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Remembering John Clarke at Easter

Frank Brennan |  16 April 2017

 

Easter homily, 16 April 2017

There's been a lot of talk this Holy Week about the passing of the Australian comedian and social commentator, John Clarke. His co-presenter Bryan Dawe talked about being on a tram in Melbourne with people nodding compassionately and knowingly at him on the news of John's death. Bryan recalled that an old man had once commented to John, 'You know what you two do? It's a secret between you and the audience'. As Bryan says, 'We always respected the audience and they respected us.'

These are not the sorts of things we expect to hear when someone is still alive. Once they are dead, those who love and admire them recall all sorts of details about their life, finding new meaning and new depth even in the everyday things. We have all known loved ones who have died, and we are sure that their spirit lives on — perhaps in their children and grandchildren, and perhaps in their achievements and artistic productions. The disciples in today's Easter gospel would all have known such loved ones and they would have treasured those memories. But their experience of Jesus' resurrection is something altogether different, and so it is for us. That's why we turn up to Church today proclaiming our belief in the Risen Jesus. This matters ultimately for each of us.

We remember that the disciples left Jesus in the last hours of the passion in a bad way. One of them betrayed him and went off and committed suicide. Those closest to him fell asleep when he was enduring his agony in the garden. The ever-assertive Peter went to water and denied him three times even after Jesus warned him that he would. Only one of them is reported to have been at the foot of the cross. But after the death and the strange happenings of Easter morning, Jesus was back with them as best of friends, breaking through the locked door in the upper room, telling them not to be afraid, and promising them peace during conflict, light in the midst of darkness.

We are told that Mary of Magdala came to the tomb early in the morning, while it was still dark. For John, the great story teller, dark is where we expect to find unbelief. Mary gets to the tomb and sees the stone rolled away. She rightly suspects that the body may well have been stolen. What other explanation could there be? John can dispel that theory by describing how the burial cloths were neatly wrapped, including the cloth over the face of Jesus. No thief rushing under cover of night would have gone to the trouble of unwrapping the body and folding the cloths neatly for future use.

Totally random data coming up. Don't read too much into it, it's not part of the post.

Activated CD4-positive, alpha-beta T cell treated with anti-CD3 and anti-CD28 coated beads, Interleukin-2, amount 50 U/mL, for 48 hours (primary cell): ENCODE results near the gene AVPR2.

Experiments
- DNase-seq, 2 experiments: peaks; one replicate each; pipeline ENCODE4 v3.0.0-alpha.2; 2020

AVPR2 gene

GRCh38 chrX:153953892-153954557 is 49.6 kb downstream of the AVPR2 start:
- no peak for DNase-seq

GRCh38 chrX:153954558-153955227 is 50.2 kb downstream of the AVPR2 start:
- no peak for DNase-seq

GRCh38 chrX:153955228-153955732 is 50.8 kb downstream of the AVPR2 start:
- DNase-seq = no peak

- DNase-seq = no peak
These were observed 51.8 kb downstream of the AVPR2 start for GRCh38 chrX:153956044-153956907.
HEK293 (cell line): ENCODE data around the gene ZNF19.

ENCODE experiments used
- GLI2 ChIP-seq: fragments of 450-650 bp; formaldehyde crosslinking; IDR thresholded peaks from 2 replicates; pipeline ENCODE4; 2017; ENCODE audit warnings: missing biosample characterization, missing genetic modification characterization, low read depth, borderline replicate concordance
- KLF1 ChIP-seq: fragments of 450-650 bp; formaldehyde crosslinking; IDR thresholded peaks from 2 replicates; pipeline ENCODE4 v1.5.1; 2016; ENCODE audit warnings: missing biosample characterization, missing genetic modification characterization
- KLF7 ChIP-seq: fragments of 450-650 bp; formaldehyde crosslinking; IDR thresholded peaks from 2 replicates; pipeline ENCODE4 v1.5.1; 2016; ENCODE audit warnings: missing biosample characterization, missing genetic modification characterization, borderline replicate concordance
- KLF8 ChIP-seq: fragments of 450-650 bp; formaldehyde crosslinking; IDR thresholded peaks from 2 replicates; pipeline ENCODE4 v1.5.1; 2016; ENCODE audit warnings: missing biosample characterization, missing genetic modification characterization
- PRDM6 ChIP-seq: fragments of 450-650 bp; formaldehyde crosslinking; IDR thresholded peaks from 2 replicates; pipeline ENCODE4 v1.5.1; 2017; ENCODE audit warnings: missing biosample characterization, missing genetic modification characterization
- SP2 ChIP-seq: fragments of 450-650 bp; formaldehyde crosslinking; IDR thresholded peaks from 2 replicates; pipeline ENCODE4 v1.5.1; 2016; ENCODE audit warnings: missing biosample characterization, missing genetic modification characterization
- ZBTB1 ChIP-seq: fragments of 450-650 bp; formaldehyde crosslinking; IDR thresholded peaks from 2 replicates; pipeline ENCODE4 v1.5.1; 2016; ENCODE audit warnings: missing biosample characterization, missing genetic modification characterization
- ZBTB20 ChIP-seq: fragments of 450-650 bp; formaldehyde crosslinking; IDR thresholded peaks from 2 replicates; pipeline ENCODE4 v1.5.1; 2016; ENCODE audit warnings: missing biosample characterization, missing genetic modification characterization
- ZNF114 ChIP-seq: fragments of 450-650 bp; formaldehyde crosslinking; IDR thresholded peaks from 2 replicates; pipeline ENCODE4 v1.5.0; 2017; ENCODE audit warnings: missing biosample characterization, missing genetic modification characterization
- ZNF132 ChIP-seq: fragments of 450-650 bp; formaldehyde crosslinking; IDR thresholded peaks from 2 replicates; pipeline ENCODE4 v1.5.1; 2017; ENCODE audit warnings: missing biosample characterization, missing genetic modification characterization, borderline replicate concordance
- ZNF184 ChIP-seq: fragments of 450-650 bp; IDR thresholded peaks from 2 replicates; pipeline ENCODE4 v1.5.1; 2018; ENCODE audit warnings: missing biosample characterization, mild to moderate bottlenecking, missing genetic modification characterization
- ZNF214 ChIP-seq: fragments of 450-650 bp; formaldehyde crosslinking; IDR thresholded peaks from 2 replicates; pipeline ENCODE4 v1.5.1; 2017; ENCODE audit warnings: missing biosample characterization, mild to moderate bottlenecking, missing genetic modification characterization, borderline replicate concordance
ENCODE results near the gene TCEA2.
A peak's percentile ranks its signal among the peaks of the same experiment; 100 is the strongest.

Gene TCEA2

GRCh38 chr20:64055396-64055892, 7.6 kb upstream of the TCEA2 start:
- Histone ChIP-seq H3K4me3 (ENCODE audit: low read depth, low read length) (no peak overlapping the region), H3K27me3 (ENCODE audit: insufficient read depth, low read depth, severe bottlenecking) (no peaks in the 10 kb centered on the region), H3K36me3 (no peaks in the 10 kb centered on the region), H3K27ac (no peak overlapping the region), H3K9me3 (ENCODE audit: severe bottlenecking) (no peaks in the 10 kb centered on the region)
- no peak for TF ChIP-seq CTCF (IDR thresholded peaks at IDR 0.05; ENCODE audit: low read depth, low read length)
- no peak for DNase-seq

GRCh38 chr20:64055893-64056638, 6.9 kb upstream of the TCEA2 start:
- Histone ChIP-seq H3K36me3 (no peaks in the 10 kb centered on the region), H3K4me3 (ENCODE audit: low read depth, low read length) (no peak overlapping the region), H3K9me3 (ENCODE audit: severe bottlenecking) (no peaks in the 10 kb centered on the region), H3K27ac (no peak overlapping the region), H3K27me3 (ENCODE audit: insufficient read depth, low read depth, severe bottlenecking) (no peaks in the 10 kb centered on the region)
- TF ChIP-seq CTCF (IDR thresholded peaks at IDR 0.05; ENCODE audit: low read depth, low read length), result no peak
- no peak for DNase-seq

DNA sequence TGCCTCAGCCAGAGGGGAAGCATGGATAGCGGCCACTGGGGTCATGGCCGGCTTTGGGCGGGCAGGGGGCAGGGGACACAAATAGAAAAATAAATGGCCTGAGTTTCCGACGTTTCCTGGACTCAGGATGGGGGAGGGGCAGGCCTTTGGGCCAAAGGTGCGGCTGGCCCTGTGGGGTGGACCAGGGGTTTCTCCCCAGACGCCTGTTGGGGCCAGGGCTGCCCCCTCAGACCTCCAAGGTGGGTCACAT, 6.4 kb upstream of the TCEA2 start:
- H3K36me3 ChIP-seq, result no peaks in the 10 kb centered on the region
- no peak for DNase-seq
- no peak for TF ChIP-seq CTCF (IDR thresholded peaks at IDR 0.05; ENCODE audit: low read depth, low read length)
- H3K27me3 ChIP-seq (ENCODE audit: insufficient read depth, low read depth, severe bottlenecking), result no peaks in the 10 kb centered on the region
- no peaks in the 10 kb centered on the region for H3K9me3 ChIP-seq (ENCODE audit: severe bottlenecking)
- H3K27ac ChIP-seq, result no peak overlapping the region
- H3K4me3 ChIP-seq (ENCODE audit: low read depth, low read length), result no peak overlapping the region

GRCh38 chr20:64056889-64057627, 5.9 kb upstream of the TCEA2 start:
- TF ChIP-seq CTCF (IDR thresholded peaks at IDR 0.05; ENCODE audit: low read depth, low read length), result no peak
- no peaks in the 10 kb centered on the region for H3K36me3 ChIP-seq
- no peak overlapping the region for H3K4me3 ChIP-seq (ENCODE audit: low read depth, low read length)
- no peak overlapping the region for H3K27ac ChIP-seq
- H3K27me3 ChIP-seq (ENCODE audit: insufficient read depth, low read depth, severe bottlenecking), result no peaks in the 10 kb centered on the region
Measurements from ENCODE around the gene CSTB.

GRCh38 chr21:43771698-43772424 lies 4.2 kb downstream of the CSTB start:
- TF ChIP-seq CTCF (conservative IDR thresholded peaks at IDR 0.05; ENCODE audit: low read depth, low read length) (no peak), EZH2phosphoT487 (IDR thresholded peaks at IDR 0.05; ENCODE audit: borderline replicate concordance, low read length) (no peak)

John expects us the listeners to recall that when Jesus responded to the call of Lazarus's sisters going to the tomb of Lazarus, he ordered that the stone be moved away and that the onlookers unbind Jesus and set him free. John goes to pains to tell us that there was a separate cloth to cover the face of Lazarus, just as there was a separate cloth to cover the face of Jesus. We know who moved the stone and who removed the cloths with Lazarus. They did it at the command of Jesus. We enter the mystery of the stone and cloths being removed for Jesus. He was in no position to give a command. This could only be done by God, his Father.

There is then the sprint by Peter and the disciple whom Jesus loved. Peter sets out first, because that's what we expect of a leader. But the other disciple does not need any pope or bishop to show him the way to faith. He gets there first. He sees and he believes. We are coming out of the darkness into the light. Whatever the false and tardy steps of our church leaders (and there are many), we see and believe. Those leaders are able to affirm us in our faith.

Unlike these two disciples in the Gospel, we have now understood the Scripture that Jesus had to rise from the dead. His rising from the dead is the definitive change in the relationship between God and creation, between God and us. We, like our loved ones before us, will all die. We will leave great memories and hopefully something of our spirit will be preserved by those who love and admire us. But that's not all there is. That is not the end for us or for them. We are assured continued life with God, and this is the source of our Easter joy. The Risen Jesus gives us something to live for, something to live by, and something to die for.

This Easter, we are immersed in the darkness of Syria, of North Korea, and the bombings in the Coptic Christian Churches in Egypt on Palm Sunday. But we see the light. We dare to hope for a better world to come. We dare to hope for the repair of our fractured human relations. Why? Because we too have rushed to the tomb and beheld not only the rolled back stone but also the neatly wrapped cloths which speak to us of the Risen Lord, the one who embodies the hope that we, and all we strive for, survive the grave and the remembrance of those who love and admire us.

We, like Jesus, are invited into eternal life with our God who shows us the way, the truth, the light, and the life. Let's share our Easter eggs with those who judge us least worthy to embody the message of hope and life eternal for all, even for them. If we don't share with them, we don't believe. If we don't invite them to the table, we are simply indulging in chocolate and the fare of Easter bunnies. The Lord is risen. We are the inheritors of life eternal. This is our secret between us and God. God respects us beyond death. And we respect God here in our world and in our life. Jesus died so that all might have life, and enjoy it to the full. Happy Easter.

 


Frank BrennanFrank Brennan SJ is the CEO of Catholic Social Services Australia.

 



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